• Discover creative ways to replace eating with fun activities--and say goodbye to your days of overeating, emotional eating, and mindless eating.
Stacie Castle, MS, RD, CDN, received her BS degree in Food and Nutrition from Queens College, CUNY, and her Masters degree in Public Health Nutrition from Columbia University. She honed her counseling and clinical skills as she worked in health clubs and a prestigious long-term care facility, where she was one of the first dietitians in New York City to define the role of a nutritionist within a Long-Term Home Health Care Program. Stacie opened her own practice in 2001 in Lake Success, New York, where she counsels and inspires thousands of people with type 2 diabetes, insulin resistance, obesity, celiac disease, and gastrointestinal and metabolic issues. She also offers worksite nutrition lectures to corporations and non-profit agencies. In the fall of 2009, Stacie successfully passed the American Dietetic Association course to obtain a Certification of Training in Adult Weight Management. By using motivational counseling techniques, Stacie has come to know the powerful effects food can have in the prevention and management of disease.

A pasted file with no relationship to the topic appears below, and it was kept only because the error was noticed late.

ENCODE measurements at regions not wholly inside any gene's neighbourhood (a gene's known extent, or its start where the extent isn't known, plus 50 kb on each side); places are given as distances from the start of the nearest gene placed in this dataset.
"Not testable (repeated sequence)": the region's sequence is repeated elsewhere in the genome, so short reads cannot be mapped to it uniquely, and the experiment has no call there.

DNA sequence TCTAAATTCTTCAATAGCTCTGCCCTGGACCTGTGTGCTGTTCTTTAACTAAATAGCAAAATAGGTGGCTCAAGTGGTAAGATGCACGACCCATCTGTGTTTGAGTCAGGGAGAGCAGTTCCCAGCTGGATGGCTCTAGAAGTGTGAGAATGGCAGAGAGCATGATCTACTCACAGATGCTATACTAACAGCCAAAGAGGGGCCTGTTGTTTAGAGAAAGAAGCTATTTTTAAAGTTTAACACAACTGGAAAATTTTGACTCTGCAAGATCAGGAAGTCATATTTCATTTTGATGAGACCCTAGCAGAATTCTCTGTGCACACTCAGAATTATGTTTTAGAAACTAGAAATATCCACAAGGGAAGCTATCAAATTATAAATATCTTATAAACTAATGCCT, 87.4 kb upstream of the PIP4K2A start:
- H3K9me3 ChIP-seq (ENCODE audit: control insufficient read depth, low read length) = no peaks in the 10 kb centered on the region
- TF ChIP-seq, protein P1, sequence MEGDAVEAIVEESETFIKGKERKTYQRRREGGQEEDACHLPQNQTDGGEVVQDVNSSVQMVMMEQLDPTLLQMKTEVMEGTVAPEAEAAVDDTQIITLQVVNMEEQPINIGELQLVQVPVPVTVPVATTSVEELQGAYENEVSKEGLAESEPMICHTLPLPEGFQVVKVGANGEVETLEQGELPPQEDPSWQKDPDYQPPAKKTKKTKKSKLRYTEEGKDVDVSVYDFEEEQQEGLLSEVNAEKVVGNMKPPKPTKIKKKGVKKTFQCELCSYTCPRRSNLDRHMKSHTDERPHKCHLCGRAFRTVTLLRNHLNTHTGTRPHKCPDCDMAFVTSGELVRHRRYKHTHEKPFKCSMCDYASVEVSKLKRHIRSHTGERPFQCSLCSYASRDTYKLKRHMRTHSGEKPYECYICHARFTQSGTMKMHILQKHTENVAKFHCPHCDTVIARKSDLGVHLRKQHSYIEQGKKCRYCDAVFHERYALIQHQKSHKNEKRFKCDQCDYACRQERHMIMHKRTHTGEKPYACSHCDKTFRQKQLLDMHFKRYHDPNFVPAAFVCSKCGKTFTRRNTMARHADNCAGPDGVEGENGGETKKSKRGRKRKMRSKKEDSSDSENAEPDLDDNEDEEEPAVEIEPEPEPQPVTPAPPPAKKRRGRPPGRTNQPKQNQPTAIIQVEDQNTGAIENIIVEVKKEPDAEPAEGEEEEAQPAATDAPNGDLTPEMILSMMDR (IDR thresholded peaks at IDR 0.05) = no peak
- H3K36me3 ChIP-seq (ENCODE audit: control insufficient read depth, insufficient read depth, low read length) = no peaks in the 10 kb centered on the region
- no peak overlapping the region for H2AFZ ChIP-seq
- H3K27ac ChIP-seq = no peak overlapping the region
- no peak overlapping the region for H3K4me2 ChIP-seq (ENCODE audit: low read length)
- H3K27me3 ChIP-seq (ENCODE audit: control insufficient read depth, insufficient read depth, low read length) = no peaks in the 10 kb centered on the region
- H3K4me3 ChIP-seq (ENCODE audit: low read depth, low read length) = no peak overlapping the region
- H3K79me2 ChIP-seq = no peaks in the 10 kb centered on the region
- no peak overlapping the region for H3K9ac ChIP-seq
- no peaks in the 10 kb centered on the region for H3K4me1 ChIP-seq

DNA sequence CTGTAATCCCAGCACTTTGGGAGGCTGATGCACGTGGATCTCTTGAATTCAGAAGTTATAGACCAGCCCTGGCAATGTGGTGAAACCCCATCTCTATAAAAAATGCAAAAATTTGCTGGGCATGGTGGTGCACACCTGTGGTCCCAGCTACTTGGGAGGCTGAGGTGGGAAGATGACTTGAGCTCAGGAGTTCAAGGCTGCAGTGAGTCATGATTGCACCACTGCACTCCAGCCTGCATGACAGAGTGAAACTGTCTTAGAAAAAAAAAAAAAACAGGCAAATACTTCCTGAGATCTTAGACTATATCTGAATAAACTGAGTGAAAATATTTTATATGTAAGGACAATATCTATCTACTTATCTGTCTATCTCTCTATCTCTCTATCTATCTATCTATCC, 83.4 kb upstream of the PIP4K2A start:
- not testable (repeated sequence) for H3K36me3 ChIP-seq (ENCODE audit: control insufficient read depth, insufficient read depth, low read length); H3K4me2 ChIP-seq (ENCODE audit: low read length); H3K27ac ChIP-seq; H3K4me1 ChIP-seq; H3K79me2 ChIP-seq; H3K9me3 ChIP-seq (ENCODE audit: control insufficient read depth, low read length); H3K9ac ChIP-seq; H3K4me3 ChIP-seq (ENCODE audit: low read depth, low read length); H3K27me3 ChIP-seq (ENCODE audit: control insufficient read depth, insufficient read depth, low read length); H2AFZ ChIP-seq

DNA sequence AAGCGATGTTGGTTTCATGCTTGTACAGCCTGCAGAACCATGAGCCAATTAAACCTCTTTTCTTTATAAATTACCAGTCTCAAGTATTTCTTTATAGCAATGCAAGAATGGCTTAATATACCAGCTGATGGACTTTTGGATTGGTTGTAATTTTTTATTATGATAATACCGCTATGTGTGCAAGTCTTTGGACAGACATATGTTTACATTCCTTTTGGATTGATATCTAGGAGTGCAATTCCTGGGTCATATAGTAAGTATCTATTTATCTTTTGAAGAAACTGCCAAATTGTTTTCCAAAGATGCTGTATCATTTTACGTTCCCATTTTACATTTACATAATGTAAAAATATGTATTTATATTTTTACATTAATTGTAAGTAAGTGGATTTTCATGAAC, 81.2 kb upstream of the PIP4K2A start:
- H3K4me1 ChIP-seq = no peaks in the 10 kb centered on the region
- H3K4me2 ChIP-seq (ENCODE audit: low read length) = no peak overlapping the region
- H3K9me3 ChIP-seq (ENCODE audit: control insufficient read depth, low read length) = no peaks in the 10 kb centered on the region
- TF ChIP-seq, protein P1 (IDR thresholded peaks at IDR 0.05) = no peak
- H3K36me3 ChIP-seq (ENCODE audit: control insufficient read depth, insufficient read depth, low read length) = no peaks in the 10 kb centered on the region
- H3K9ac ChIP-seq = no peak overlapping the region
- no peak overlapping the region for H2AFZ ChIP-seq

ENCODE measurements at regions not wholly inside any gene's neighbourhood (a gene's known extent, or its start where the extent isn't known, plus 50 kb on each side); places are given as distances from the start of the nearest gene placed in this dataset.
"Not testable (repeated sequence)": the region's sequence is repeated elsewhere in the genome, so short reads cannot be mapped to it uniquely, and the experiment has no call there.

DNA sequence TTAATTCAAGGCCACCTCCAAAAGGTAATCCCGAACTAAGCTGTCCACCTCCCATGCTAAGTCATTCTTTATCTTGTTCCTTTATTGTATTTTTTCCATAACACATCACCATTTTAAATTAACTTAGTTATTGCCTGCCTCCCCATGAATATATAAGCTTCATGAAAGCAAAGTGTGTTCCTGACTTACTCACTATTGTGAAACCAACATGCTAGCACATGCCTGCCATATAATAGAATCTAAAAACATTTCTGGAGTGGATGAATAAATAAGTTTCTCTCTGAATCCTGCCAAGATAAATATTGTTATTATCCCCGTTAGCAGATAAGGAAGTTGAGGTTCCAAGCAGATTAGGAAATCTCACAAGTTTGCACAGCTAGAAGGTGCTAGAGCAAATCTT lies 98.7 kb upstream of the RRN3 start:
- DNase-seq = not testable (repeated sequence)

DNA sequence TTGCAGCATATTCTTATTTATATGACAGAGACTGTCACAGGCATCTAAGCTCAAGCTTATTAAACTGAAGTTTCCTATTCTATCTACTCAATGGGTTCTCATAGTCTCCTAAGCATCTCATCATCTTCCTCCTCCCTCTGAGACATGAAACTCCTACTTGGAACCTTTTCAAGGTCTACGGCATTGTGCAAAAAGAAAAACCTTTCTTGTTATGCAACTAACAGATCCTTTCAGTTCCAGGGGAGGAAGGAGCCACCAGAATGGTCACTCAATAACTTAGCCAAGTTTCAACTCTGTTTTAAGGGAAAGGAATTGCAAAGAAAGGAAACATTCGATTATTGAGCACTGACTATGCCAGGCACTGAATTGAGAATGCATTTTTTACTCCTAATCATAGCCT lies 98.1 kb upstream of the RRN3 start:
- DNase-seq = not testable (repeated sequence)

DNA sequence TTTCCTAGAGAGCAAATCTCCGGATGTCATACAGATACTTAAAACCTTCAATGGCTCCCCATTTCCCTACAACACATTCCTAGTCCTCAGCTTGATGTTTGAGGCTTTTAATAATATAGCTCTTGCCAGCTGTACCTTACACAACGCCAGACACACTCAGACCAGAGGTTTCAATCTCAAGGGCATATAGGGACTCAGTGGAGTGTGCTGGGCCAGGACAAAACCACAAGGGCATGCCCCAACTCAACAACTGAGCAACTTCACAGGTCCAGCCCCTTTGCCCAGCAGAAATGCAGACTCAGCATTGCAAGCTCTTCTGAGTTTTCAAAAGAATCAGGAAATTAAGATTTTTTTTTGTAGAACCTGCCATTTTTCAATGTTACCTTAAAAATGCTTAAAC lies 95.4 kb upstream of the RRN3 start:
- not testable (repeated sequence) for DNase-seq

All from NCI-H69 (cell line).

Robyn A. Cotler, MS, RD, CDN, received her BS degree from University of Maryland and her Masters in Clinical Nutrition from New York University, where she also completed her internship. Robyn has coauthored a research paper with Rockefeller University Hospital on diet’s influence on blood cholesterol, and has written for Woodbury Magazine and several other newsletters. As a regular guest speaker for elementary and middle school students, she has influenced children to make better food choices. In addition, she has been a guest speaker for cancer and bariatric support groups. Robyn continues to practice in the Woodbury/Plainview area providing individual nutritional recommendations for diabetes, gastric bariatric surgery, family nutrition, and celiac disease.